-Ty E

4 comments:

DIONYSOS ANDRONIS said...

The first feature directed by Zulueta was "Un, dos, tres" (One, two, three) in 1969 and its producer was José-Luis Borau, who later became the artistic director of Madrid's "Semana de cine experimental" (Experimental Cinema Week).

teddy crescendo said...

After reading this, i just realised, "The Saragosa Girl-uscript" has yet to be reveiwed on this site.

jervaise brooke hamster said...

Every time i read one of these incredible and astonishing reveiws on this site it scares me to realise that, strickly speaking, the ONLY thing i`ve got to offer Soiled Sinema is my Heather O`Rourke obsession, but, then again, thats good enough for me ! ! !.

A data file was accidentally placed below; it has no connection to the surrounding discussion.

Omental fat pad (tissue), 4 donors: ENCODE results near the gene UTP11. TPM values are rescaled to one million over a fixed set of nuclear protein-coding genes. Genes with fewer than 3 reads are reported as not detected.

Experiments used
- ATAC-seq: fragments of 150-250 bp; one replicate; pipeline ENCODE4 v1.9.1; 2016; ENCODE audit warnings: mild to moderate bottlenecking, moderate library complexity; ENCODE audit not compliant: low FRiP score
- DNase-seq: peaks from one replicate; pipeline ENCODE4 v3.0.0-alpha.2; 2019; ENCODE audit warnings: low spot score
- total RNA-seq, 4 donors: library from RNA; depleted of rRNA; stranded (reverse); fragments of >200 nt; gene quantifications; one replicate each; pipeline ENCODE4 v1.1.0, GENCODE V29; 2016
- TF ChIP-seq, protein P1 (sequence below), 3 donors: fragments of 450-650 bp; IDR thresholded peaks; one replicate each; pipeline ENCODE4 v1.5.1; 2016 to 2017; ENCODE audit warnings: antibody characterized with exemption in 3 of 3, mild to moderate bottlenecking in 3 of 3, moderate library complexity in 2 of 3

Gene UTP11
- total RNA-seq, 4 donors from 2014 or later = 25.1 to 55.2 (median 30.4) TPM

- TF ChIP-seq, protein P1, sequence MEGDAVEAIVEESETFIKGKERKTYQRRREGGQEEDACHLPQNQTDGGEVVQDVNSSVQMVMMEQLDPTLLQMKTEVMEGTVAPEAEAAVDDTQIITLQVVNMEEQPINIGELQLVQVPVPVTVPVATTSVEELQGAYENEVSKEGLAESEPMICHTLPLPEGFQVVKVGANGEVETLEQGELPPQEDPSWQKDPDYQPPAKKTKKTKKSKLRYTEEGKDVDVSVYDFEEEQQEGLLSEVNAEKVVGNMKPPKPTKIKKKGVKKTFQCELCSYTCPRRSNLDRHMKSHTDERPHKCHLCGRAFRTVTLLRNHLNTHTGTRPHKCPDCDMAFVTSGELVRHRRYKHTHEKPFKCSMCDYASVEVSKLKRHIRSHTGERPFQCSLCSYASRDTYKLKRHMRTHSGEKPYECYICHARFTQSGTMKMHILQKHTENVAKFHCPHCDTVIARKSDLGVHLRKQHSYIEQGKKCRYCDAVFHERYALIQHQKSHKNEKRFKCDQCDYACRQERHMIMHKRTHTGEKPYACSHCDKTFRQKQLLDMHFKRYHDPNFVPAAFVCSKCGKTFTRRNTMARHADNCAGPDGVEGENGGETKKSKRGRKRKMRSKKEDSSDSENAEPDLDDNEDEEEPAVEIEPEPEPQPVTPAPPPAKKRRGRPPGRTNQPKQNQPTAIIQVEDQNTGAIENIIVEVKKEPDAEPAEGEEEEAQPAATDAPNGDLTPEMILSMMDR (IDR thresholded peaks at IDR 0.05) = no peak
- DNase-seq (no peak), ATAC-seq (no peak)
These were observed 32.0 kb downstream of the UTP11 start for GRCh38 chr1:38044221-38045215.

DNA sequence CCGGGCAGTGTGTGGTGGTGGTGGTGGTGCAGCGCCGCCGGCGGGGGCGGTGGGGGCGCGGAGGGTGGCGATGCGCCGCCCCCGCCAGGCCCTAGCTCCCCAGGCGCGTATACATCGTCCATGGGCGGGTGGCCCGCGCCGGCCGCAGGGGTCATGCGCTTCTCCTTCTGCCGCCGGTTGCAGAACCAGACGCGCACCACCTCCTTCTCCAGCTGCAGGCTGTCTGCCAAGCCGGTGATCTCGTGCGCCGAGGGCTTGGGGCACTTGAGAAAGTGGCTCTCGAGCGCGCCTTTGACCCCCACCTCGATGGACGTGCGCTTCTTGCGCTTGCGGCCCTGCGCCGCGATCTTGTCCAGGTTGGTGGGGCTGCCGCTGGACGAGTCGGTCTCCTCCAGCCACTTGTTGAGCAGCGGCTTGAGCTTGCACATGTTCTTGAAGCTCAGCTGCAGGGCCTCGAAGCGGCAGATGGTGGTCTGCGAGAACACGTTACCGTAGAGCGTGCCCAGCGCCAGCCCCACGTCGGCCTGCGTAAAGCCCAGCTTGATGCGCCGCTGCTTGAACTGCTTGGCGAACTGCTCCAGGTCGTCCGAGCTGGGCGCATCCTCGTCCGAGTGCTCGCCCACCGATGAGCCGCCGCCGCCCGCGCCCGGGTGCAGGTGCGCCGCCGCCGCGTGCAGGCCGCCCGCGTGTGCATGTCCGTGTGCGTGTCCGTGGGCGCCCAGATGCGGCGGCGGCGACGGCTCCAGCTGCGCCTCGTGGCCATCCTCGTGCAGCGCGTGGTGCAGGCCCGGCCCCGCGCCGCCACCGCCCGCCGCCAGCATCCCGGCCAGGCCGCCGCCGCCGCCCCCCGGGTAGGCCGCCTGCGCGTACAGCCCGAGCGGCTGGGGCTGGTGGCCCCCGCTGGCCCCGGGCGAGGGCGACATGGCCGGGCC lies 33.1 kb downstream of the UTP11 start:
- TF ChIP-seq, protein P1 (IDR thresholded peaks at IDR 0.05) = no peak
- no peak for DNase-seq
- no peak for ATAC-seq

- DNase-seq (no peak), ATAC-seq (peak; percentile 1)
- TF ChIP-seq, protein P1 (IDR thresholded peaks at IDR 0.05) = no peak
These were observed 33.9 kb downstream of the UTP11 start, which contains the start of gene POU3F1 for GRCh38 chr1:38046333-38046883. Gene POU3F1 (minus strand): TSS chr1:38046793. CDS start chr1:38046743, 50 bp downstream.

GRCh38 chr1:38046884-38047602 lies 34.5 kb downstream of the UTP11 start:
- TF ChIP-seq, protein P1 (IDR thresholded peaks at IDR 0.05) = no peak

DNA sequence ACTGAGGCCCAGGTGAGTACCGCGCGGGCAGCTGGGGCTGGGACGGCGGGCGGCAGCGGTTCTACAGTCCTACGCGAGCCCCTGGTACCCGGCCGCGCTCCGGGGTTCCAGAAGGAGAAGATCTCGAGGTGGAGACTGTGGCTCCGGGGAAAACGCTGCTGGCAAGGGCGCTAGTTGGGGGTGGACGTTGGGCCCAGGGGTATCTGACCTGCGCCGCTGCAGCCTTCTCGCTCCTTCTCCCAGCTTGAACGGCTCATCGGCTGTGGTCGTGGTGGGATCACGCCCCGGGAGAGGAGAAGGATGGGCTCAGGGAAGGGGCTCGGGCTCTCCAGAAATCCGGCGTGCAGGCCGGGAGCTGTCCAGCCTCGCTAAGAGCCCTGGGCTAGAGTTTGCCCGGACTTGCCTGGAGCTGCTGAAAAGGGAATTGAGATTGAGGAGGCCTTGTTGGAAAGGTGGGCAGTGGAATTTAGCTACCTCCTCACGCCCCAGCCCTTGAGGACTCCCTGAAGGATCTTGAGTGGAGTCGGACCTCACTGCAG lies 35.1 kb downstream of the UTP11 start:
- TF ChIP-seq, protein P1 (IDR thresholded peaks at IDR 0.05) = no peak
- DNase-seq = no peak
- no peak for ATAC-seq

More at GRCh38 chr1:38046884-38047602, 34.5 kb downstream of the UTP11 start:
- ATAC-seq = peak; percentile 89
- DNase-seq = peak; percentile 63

jervaise brooke hamster said...

Actually, when i think about it, i do have my murderous homo-phobia and my hatred of the British to offer this site as well, but, as i said before, Heather will always be the be-all-end-all for me, obviously.